THE MORNING SHOW – Season Two
An inside look at the lives of the people who help America wake up in the morning.
The Morning Show is one of the most disjointed and messy shows on television. The second season is even more cringe-worthy as it tries to deal with the COVID-19 pandemic as well as continues the #MeToo discussion the first season revolved around. It’s baffling how a series with such a talented and star-studded cast managed to bypass prestige drama and land in the realm of soap opera.
Season 1 of The Morning Show tastefully handed the #MeToo movement and its ripple effect on the entertainment industry. Its wrestling with workplace ethics and the complicity of those working at the fictional UBA network was compelling, but season 2 crosses the line to become outright bad; akin to watching Dynasty (1981-89) grapple with big and important cultural concerns.
Jennifer Aniston returns as Alex Levy, a calculated morning show TV anchor who’s used the toxic environment to work her way to the top. After sensationally quitting live on air, she’s now working on her autobiography. Reese Witherspoon’s plucky upstart Bradley Jackson, a role she’s clearly 20 years too old to play with any conviction, is still anchoring the show. Alex has since been replaced by Eric Nomani (Patriot Act star Hasan Minhaj), but there are more lucrative jobs on offer at the network. Mitch Kessler (Steve Carrell) is still in hiding after the multiple sexual misconduct allegations were made public about him. He’s written far too sympathetically on the show, not helped by casting the ever-likeable Carell, whose attempts to be mean often feel just grumpy.
The first half of the second’s dedicated to the impending coronavirus pandemic. The opening scenes where the news team celebrate 2020 feels like the start of a horror film, with everyone taking a deep breathe of relief that the year couldn’t be any worse than 2019. We all know they’re about to proven incorrect, of course. The Morning Show’s adherence to real-world events is refreshing, with reporters dismissing COVID-19 as an overreaction, sent to Wuhan like it’s a vacation jolly. It’s all worryingly realistic. Then there’s the schedule of presidential debates that anchors are scrambling to moderate, something many of us forgot even happened in 2020. You wouldn’t be unfairly judged for cringing at people being taught how to wash their hands to the tune of “Happy Birthday”. It’s a sobering reminder of how different the world was such a short time ago.
The Morning Show feels like it should be Apple TV’s answer to HBO’s Succession; a nimble mix of prestige drama and boardroom satire. The cast certainly deserves to be on a show with smarter writing than this. The uneven portrayal of pay-outs, NDAS, and racial tokenism lack any delicacy. The new addition of veteran actress Holland Taylor as a UBA board chairman only proves how bad the scripts are, as even her stern wit can’t make the behind-the-scenes drama interesting.
Julianna Margulies’s addition as snooty reporter Laura Peterson is a good idea that soon collapses. She has bad blood with Alex, as they were both bright young things pushing their way up together before their relationship soon fell apart. But this interesting dynamic about the way the industry pits women against each other, so men can stay in power, is ignored in favour of titillating lesbianism, with Peterson starting an affair with Bradley, despite them having no chemistry together.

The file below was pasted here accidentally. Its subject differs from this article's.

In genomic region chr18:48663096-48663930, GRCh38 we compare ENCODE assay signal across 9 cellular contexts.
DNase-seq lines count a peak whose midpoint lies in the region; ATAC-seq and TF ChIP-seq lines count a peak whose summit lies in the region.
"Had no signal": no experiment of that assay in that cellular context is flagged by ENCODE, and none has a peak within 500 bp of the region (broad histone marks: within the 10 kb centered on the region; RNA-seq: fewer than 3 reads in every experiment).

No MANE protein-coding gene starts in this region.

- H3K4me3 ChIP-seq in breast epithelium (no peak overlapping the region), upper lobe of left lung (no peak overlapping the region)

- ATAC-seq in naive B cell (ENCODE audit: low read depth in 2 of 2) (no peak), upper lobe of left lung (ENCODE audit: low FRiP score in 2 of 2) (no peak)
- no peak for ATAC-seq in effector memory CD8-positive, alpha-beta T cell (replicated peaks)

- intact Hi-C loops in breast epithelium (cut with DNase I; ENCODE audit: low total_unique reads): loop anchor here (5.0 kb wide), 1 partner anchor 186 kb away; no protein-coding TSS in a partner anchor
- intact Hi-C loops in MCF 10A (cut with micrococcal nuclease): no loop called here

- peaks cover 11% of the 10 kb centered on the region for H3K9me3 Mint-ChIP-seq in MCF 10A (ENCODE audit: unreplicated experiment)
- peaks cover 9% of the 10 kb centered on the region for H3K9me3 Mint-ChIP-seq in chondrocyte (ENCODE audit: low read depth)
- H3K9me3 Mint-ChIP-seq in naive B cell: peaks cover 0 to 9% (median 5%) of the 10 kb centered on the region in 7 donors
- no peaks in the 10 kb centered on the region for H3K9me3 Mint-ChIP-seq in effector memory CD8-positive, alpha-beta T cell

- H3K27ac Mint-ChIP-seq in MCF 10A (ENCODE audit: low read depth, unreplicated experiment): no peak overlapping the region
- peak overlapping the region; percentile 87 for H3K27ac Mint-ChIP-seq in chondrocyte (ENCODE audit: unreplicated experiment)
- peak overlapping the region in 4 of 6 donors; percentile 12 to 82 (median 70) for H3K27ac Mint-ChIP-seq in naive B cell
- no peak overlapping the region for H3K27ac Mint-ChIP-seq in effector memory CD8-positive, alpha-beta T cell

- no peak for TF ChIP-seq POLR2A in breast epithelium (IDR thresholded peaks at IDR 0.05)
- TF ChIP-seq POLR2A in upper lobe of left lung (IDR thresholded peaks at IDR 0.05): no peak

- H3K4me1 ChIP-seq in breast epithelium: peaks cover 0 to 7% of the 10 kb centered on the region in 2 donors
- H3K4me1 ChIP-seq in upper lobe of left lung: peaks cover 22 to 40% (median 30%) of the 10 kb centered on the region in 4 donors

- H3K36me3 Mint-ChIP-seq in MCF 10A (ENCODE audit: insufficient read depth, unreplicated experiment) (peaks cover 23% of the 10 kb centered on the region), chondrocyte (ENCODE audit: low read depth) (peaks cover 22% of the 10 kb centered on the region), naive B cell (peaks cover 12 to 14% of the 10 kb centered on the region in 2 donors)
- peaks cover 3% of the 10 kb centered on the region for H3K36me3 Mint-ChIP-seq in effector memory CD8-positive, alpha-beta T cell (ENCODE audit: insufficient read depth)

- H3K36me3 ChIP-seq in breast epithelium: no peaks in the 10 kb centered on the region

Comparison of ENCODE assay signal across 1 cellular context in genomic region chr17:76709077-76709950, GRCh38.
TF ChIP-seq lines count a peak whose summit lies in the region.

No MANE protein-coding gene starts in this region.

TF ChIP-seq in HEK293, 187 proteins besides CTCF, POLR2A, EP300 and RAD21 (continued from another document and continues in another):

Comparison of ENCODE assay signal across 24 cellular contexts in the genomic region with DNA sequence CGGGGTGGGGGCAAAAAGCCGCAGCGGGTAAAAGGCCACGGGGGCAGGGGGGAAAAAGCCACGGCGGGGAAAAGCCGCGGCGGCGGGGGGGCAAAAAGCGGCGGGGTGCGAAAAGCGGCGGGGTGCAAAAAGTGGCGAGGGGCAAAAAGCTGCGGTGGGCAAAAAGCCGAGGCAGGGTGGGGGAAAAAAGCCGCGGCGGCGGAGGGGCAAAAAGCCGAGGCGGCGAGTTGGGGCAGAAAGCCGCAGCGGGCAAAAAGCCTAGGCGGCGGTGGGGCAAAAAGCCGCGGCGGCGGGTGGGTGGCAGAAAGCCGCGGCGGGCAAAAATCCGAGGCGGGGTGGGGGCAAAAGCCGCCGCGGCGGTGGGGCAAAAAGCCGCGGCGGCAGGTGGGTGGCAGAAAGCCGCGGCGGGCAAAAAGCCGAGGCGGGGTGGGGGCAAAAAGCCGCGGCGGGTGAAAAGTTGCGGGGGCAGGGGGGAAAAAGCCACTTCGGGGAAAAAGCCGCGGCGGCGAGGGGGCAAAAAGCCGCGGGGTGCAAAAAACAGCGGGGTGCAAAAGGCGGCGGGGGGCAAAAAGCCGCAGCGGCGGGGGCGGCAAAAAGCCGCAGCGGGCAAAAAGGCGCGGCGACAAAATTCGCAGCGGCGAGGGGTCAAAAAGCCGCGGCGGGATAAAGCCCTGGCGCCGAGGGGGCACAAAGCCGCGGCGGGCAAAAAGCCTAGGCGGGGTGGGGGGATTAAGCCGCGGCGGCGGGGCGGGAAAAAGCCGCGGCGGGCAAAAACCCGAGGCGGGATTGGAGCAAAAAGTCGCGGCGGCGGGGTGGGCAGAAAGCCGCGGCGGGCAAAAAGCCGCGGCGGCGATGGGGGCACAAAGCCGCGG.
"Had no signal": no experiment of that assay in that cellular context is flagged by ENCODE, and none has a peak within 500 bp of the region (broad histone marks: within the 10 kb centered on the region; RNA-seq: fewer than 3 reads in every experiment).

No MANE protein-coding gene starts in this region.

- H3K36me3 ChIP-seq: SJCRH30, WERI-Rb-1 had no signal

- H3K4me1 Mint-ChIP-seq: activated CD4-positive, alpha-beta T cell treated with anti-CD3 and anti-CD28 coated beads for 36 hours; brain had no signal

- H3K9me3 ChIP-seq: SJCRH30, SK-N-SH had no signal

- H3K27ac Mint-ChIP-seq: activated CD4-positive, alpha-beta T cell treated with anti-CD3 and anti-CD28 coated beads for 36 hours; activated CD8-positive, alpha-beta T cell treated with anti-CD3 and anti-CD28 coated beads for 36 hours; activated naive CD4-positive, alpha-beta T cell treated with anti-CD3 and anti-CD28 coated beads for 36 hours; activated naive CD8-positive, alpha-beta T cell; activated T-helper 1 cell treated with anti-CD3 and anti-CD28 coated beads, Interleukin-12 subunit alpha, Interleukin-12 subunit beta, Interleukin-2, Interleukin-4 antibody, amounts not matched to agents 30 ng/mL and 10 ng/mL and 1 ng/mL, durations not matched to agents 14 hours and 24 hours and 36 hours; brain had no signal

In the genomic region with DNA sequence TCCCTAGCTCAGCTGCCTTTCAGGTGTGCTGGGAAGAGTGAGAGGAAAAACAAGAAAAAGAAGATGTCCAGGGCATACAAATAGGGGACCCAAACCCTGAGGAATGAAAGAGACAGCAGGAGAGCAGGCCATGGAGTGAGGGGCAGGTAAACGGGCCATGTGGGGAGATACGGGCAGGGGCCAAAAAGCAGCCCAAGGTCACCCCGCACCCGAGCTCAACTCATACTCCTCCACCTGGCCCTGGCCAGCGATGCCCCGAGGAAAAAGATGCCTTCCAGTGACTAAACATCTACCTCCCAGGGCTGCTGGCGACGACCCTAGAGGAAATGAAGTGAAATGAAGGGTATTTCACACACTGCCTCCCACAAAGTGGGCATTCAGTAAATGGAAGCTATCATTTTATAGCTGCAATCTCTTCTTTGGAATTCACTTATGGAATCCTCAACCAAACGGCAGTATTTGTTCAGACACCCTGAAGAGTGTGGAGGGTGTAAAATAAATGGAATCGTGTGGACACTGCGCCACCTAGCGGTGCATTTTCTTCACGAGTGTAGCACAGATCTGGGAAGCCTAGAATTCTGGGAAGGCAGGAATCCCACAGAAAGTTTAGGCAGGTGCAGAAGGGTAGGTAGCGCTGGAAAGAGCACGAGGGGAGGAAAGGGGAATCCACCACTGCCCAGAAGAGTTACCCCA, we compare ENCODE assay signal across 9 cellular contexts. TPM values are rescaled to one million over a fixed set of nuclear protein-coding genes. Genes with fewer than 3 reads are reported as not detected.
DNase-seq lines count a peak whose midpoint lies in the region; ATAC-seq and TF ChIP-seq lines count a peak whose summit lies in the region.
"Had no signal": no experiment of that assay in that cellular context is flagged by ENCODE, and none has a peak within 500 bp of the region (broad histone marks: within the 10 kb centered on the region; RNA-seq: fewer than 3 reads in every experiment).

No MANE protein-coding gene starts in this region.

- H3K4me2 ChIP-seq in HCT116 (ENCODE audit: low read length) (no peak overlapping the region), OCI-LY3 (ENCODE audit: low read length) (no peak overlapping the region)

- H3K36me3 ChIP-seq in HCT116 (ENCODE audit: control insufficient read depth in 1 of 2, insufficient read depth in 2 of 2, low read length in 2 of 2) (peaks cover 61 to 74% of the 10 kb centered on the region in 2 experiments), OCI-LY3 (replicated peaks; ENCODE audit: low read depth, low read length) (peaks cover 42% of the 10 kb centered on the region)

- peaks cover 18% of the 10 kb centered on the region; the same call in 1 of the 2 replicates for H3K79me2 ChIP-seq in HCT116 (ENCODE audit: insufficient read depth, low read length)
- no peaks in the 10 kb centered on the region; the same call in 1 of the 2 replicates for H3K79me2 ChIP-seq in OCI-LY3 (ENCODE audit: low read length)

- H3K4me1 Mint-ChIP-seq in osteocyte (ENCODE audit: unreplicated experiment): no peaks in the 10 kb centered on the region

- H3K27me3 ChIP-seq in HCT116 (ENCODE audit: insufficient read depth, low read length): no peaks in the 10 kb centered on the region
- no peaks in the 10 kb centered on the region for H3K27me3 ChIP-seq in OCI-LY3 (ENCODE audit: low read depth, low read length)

There are too many characters yet not enough for them to do on The Morning Show. Daniel (Desean Terry) believes he’s been overlooked for being black and gay, yet that arc is abandoned. Yank (Nester Carbonell) has no emotional arc since Claire (Bel Powley) has been written out, so he’s reduced to portraying a clueless middle-aged man who has no idea what is and isn’t politically correct. Mia (Karen Pittman) and Alison (Janina Gavankar) appear to say one throwaway line about being ignored, only to be ironically be ignored by the writers of this show themselves!
Marcia Gay Harden returns as journalist Maggie Brenner, who’s writing an explosive tell-all book about The Morning Show. This has Alex on high alert, worried her relationship with Mitch will be revealed and she’ll be painted the bad guy on social media. It’s actually one of the better subplots, mainly because it’s one that continues to a conclusion and doesn’t get abandoned. The way a single interview and a Twitter hashtag can make or break a two-decade career is one of the few things The Morning Show gets right about modern celebrity culture.
The Morning Show is at its best when it’s dealing with the business of being in the media spotlight, and not whenever it’s focused on the personal lives of those involved in it. The Sorkin-esque ‘walk and talks’ down corridors, the whispers in the production room, and the pings on Apple Watches, are shot like a horror film, with impending doom just one notification bleep away. It all makes the production of live TV feel exciting, or certainly in contrast to the bedroom gossip of the lead characters.
USA | 2021 | 10 EPISODES | 2.00:1 | COLOUR | ENGLISH
writers: Erica Lipez, Adam Milch, Kerry Ehrin, Torrey Speer, Kristen Layden, Brian Chamberlayne, Jeff Augustine, Ali Vingiano, Scott Troy, Stacy Osei-Kuffour & Justin Matthews.
directors: Mimi Leder, Lesli Linka Glatter, Jessica Yu, Tucker Gates, Rachel Morrison, Victoria Mahoney & Miguel Arteta.
starring: Jennifer Aniston, Reese Witherspoon, Billy Crudup, Mark Duplass, Néstor Carbonell, Karen Pittmanm Desean Terry, Steve Carell, Greta Lee, Ruairi O’Connor & Julianna Margulies.